Supermoon! Part 2

The supermoon was due to arrive on the night of April 7, 2019.

Early that evening, Anya and I were sitting in plastic chairs with the astronomical binoculars between us, waiting for the moon to rise.

Above the hills on the distant horizon were clouds and I wondered how much we would see.

On the lawn in front of us was the dome tent we had erected a few days before. The idea was to practice setting it up so that when the lock down was over, we could travel to far deserts and camp out – and at nights, do a bit of stargazing. But once the tent was up, Anya had insisted on leaving it there to remind us of past adventures and the promise of future ones.

A symbol.

Then the supermoon appeared…….

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The Slum Girl

 

I was on my way back to my hotel, when she ran up behind me, yelling.

It was a high pitched sound, bird like.

Before I knew it, she was standing in front of me and pointing at my camera.

It was a young girl wrapped in a blanket and all too obviously from a poor, lower caste family. She was sleeping on the streets, along with so many others……..

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Blind Faith Part 1

 

Old Goa.

I went there on a day trip.

No big plans, just take it easy. Hang out as the tourist.

All I wanted to do was look at some old churches.

 After two torrid months of travelling around central India and seeing a lot of temples and mosques, I thought a few churches would be a welcome diversion.

There were three of them in Old Goa. They were old: 4 centuries.

Yep, an easy day for me. 

Leastways, that’s what I thought on the way out there…..

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Blind Faith Part 2

On returning to Panjim after my day trip to Old Goa, it seemed as if Saint Francis Xavier – the so-called Incorruptible Saint – was a universally loved figure amongst the Goan Christians.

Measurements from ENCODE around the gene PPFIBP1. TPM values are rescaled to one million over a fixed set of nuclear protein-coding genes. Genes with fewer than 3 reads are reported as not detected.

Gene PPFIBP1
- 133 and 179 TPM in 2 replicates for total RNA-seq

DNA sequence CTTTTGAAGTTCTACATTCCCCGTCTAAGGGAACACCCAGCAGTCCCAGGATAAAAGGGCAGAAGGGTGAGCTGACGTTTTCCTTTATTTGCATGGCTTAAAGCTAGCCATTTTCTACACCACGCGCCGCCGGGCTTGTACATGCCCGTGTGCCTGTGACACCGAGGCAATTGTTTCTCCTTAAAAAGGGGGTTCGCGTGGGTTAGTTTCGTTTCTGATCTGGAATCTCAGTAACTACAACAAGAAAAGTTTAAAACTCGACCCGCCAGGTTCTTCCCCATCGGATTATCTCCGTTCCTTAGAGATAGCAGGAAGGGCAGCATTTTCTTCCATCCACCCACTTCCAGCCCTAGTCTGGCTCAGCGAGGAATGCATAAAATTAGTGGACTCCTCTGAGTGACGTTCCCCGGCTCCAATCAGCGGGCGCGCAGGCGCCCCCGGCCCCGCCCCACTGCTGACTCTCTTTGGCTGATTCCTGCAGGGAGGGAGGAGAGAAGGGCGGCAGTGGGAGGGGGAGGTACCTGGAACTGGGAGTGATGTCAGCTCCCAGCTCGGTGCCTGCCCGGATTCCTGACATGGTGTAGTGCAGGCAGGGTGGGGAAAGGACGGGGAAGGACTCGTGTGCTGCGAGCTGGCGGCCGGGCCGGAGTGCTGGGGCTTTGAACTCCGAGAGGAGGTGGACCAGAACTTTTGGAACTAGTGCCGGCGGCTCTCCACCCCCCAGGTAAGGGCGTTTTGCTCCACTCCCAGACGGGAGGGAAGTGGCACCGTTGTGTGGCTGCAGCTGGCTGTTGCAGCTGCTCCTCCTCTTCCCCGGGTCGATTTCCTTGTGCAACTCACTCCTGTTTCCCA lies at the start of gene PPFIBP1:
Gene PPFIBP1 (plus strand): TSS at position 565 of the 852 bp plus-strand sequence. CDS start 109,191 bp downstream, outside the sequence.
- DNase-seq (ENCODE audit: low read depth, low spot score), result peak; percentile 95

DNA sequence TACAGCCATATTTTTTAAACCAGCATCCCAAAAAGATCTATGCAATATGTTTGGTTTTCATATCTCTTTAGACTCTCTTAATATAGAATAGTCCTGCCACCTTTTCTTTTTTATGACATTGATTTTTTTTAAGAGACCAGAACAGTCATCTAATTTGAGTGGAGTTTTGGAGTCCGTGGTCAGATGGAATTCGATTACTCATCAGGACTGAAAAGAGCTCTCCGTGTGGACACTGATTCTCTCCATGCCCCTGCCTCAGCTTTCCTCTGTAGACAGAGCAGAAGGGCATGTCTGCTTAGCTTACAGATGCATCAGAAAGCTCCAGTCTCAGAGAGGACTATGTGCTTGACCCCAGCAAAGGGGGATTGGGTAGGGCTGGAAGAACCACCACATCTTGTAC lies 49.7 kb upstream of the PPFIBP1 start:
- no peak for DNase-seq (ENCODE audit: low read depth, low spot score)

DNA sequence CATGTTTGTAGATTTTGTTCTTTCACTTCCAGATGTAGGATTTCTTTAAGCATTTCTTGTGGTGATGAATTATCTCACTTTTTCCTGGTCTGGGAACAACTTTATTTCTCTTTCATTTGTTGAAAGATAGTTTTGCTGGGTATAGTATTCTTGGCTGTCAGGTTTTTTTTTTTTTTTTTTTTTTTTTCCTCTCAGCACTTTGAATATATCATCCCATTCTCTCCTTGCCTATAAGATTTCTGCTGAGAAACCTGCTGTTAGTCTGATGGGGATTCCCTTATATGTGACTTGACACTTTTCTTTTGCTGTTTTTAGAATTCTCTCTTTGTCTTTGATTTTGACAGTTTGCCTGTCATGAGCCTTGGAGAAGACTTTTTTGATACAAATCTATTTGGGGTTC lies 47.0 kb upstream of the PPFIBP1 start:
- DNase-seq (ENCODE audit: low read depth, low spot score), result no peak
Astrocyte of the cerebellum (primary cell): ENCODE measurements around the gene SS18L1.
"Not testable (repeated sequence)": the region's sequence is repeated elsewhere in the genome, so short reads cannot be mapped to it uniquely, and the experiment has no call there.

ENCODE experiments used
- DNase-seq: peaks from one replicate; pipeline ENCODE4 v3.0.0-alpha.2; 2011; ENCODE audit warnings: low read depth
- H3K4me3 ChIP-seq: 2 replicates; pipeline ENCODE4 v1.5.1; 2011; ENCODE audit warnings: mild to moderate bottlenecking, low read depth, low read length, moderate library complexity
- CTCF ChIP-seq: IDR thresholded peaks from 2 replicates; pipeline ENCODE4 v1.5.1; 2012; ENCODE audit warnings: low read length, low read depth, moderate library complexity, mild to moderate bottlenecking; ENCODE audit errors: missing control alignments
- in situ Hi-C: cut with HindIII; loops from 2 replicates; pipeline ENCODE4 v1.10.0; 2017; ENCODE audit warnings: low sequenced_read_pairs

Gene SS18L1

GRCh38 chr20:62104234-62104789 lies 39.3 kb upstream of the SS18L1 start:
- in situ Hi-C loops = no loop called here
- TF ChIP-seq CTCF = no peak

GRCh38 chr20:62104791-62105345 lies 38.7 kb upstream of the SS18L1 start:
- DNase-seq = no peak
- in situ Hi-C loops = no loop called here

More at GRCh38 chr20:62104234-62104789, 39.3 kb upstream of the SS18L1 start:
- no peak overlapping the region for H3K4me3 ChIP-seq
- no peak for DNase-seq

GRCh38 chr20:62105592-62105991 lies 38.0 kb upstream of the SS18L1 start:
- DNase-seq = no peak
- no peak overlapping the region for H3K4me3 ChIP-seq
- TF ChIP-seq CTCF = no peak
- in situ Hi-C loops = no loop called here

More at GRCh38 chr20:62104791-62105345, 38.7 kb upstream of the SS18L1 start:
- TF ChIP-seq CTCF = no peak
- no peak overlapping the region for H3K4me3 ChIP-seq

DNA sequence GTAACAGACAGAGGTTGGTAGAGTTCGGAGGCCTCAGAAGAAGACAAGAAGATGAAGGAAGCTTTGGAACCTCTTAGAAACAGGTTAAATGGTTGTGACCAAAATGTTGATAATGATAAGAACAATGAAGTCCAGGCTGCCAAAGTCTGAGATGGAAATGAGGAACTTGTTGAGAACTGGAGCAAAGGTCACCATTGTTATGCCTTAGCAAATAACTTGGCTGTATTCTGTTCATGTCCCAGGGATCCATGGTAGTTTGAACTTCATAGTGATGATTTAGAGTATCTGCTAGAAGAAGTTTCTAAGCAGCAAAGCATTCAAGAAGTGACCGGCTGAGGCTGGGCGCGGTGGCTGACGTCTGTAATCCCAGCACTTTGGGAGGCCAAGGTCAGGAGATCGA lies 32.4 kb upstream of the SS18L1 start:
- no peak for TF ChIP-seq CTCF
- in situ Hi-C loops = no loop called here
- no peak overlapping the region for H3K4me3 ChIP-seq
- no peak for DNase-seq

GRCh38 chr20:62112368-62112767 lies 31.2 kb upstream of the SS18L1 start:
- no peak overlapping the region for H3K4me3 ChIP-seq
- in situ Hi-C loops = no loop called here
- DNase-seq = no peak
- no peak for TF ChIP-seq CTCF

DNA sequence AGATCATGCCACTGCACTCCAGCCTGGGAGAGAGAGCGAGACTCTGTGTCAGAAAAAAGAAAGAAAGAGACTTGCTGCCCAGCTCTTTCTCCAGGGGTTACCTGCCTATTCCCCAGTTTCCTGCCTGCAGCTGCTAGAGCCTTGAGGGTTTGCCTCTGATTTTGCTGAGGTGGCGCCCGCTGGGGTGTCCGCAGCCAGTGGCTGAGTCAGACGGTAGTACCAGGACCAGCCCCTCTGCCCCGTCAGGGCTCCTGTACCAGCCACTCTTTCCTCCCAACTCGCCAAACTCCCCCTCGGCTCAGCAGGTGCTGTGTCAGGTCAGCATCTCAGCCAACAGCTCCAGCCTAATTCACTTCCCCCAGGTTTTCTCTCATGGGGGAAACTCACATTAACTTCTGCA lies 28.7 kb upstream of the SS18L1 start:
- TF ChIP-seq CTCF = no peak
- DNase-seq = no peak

Then one evening I met a couple who definitely did not revere him.

Perhaps better said, they met me.

 

I was staying at a small, family owned, hotel. There were 5 rooms. These were on the second story, at the top of a long creaking wooden staircase. The owners, a middle aged couple named Soares, lived on the ground floor. In the backyard was an open, thatch roofed shelter with tables and plastic chairs. Breakfast was served here and also evening meals (which had to be ordered in the morning). Near the shelter was an area of grass and against a high wall, a riot of ferns, creepers and palms. This was a fine place to stay, it was quiet and in a secluded back street.

One evening however, it was far from quiet. It was nearing Christmas and festivities were on the agenda. There was a family get together – or rather, an extended family get together – held in the back yard. Trestle tables were set up in the garden and food and drink made available to everyone. Most of the other western tourists staying at the hotel opted to go out for the night. There must have been around 20 people there, including some boisterous kids. Some of the older people I noticed spoke Portuguese. Most of the others, middle aged and younger, spoke Konkani, a language originating in Southern India. Most Goans were conversant with English although rarely fluent.

There were two people there that night who were certainly fluent in English. I had heard about Antonio and Isabella from the Soares. They were a family success story. And they, I subsequently found out, had heard about me because of the lively account I had related to the  Soares about my trip to Old Goa.  

 

Antonio and Isabella had left Goa in their late teens, gone to university in London; he had a PhD in biochemistry and she in sociology; later they moved to Portugal, where they were living at the outskirts of Lisbon. They were middle aged and dark skinned but with some obviously Portuguese features. Antonio was a bit overweight, wore gold rimmed glasses, was clean shaven and had a crop of thick curly hair. He wore neat slacks, an open necked blue shirt and an off white cotton coat; Isabelle, still beautiful despite her years, wore a long floral dress with long sleeves, earrings, and necklace; her long black hair was tied up in a bun. Their clothes were simple but were good quality; expensive and purchased in Portugal, not India.

On first appearances, ironically, Antonio and Isabella stood out because they were as well dressed as the pilgrims I had seen a few days before in the Basilica of Bom Jesus in Old Goa……

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